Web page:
Creepy literary great Edgar Allan Poe's old home in Baltimore has long been a macabre tourist attraction, but the museum is about to go dark because of budget problems.
Poe, who died in 1849, lived in the home at 203 North Amity Street with his aunt, grandmother and two cousins, one of whom, Virginia, would later become his wife. The museum is located in a public housing complex miles away from the city's main tourism district. Still, about 5,000 people per year visit.
The city stopped funding the museum two years ago, and the private donations that kept it running are drying up. A feasibility study, to be completed by December, will explore ways to make the museum self-sustaining. More likely than not, the museum will close at the end of June 2012.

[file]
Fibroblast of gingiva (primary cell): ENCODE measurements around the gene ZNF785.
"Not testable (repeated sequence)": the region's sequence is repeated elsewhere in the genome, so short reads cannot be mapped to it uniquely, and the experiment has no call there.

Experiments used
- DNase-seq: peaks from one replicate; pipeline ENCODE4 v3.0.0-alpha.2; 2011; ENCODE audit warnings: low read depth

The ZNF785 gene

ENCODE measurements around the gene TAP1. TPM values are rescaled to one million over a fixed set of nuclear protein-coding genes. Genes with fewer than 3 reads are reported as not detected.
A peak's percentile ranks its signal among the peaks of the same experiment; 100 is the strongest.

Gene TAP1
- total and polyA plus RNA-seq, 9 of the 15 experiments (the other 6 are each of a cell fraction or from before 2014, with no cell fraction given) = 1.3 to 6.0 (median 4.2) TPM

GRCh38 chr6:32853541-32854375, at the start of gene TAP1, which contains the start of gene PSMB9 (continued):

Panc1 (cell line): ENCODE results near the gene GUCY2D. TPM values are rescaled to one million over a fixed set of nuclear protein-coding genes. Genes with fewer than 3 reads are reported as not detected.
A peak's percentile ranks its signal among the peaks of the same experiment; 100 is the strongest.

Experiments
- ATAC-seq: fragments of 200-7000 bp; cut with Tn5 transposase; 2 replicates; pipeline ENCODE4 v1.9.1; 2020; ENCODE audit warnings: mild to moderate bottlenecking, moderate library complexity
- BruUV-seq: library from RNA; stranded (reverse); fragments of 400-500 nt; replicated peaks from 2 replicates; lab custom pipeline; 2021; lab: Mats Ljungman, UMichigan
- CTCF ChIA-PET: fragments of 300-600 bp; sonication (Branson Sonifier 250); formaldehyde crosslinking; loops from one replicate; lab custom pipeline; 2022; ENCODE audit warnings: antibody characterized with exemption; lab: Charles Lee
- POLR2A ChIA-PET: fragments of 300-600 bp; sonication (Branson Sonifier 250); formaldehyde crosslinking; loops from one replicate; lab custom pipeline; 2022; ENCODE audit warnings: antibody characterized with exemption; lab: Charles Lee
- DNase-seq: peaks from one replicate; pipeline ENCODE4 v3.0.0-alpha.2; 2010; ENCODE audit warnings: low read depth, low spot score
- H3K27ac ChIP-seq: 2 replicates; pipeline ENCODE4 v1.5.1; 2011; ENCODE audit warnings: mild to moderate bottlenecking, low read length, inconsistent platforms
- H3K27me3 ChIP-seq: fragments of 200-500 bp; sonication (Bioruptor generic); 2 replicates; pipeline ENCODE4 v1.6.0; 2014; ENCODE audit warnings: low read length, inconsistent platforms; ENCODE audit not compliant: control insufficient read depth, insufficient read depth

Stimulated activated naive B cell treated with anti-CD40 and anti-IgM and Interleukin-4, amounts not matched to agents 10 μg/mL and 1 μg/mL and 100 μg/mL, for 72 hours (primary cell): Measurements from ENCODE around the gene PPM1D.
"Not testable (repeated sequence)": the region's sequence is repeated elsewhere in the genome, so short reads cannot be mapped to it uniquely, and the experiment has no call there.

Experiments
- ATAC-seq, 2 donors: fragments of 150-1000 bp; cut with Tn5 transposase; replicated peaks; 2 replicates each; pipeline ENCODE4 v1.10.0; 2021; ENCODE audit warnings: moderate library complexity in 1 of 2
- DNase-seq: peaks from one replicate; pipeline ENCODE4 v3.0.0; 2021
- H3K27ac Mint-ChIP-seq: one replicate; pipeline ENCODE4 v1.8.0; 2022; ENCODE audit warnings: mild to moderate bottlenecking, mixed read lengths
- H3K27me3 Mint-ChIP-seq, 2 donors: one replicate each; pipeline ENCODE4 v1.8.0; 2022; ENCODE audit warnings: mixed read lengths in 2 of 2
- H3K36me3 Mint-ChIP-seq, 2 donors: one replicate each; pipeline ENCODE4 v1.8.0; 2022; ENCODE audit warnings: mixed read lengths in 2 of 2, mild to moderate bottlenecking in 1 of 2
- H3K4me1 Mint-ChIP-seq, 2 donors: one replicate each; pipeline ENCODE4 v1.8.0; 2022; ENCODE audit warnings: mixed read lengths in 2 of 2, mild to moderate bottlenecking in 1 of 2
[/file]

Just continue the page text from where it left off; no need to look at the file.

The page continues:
"It would be an embarrassment to the city to have thousands of people come to the city to see a boarded-up house," museum curator Jeff Jerome told Reuters.
Poe lived in Baltimore from 1832 to 1835 before his writing career took off. The museum features his tiny attic bedroom with only enough room for a bed, a chair and a wash table.
Poe lived in several cities, including Richmond, Philadelphia and the Bronx, but Baltimore has always proudly touted its bond to the author. Even 150 years ago, a "Pennies for Poe" campaign was held to pay for Poe's burial.
For decades, a mysterious visitor left three roses and a half-empty bottle of cognac at Poe's grave on the anniversary of his birth. But the tradition seems to have ended in recent years.